Ksamil islands, lack of rehabilitation project mars Albania’s tourism gems

Tirana Times
By Tirana Times September 4, 2018 16:41

Ksamil islands, lack of rehabilitation project mars Albania’s tourism gems

TIRANA, Sept. 4 – The Ksamil islands and the nearby beaches in southernmost Albania offer one of the most breathtaking views of the Albanian Riviera and regularly make it to promotional spots of the country’s emerging tourism industry, but ongoing neglect over their rehabilitation following the demolition of some illegal buildings few years ago has sparked environmental concern.

Construction on the Ksamil islands has been banned for many years now, but the rehabilitation of the islands from the demolition of illegal constructions in 2014 is still out of the agenda by central and local government institutions, reports the Voice of America in the local Albanian service in a video documentary prepared by young journalists of a local journalism center.

The four small islands at Ksamil coastal area, just off the Greek island of Corfu, feature some of the most popular beaches and are recommended as a must-see to foreign tourists, but traces of the demolitions and environmental degradation from the brutal intervention during Albania’s transition there are still visible.

In 2014, three illegal buildings, including a hotel, a bar and a restaurant built on the biggest Ksamil island were demolished through remote-controlled explosions in an operation that almost risked an environmental disaster following a blast-triggered fire risking the island’s vegetation.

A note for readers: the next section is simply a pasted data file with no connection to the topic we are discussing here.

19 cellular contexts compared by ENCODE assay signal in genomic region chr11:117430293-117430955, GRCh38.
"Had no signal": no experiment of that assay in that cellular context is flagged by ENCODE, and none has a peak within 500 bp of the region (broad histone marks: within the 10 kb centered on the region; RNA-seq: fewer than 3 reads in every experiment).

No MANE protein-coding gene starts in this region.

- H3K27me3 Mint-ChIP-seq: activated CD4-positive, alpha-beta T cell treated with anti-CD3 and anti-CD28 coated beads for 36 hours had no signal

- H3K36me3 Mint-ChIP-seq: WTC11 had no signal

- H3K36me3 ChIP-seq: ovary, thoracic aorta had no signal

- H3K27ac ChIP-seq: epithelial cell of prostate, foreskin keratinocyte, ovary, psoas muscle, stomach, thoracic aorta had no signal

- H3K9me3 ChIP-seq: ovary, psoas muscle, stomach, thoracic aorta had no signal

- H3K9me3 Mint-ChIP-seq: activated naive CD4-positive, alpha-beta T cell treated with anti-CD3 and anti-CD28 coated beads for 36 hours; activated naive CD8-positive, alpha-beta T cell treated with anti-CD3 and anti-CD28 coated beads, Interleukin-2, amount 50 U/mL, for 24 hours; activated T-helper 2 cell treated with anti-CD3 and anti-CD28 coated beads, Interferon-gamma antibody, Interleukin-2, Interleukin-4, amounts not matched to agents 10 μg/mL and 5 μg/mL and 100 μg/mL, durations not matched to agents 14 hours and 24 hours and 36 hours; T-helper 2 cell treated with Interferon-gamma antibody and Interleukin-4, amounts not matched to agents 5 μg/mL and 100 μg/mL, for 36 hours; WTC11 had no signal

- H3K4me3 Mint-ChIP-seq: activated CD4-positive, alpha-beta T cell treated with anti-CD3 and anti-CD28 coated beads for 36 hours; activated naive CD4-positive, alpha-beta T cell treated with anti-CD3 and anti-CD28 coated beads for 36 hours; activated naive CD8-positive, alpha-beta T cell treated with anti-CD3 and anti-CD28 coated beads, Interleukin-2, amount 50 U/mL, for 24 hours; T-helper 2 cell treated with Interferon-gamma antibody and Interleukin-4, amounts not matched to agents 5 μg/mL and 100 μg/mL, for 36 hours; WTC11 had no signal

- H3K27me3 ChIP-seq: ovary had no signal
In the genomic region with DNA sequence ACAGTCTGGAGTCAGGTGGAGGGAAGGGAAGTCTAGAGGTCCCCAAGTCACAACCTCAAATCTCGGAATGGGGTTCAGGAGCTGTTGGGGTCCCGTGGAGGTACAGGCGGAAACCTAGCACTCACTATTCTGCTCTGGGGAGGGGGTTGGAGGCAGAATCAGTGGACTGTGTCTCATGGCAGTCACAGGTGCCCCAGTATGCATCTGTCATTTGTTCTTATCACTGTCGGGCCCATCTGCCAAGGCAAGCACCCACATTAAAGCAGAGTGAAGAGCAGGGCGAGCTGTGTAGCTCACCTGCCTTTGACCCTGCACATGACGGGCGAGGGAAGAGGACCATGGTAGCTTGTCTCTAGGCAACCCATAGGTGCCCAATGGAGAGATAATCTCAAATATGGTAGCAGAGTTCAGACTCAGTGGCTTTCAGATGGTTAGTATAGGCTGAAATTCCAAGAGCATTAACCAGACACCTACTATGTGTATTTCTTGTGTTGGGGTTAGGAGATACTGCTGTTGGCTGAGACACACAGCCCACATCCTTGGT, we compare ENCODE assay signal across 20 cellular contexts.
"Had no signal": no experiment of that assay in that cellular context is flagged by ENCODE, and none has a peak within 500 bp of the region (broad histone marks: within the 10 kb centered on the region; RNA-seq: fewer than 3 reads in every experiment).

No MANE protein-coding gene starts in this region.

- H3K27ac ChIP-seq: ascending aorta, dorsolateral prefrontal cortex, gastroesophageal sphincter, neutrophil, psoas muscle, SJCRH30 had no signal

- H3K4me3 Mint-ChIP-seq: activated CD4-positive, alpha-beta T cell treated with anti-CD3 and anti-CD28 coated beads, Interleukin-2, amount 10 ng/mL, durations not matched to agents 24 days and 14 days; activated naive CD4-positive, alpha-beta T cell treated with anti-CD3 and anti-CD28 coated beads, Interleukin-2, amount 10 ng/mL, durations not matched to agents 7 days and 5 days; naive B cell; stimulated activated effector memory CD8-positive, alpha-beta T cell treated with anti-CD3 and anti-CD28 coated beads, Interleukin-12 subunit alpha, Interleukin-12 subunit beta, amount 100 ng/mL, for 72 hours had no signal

Four years on, digging on the island to pave the way for the now demolished constructions and raw material still mar the island’s view.

The islands remain covered in lush, green vegetation throughout the year and can be easily accessed by small boats.

The Butrint islands are the sole Albanian islands that are protected as a part of the national Butrint archeological park, a UNESCO World Heritage site.

Albania also has another island, the Sazan Island, a military base in southern Albania which turned into a popular tourist attraction after first opening up in 2017 following decades of secrecy and mystery. The tiny now uninhabited 5.7-km2 island and the Karaburun peninsula form the first and only national marine park of Albania.

The Ksamili islands have been a natural monument since 2002, but environmentalists say there is yet no plan to rehabilitate them from the damage they have been through over years of neglect. Culture ministry officials also admit there is no rehabilitation project.

Environmentalist Ened Mato, who spend part of his childhood in Ksamil, blames both authorities and local resident for the neglect to Albania’s gems.

“There are also washing machines and fridges underwater which have been criminally dropped into the water and that coastal area is too small for so many buildings and sewage pipes,” Mato says.

Back in 2017, massive sewage spill following a broken sewage pipe almost ruined the summer tourist season in Ksamil.

Mato says fish is also a rare thing in Ksamili islands these days following years of illegal hunting.

“There has been much concrete poured there and what is needed there is more service alternatives and environmentally friendly tourism,” Mato tells VoA.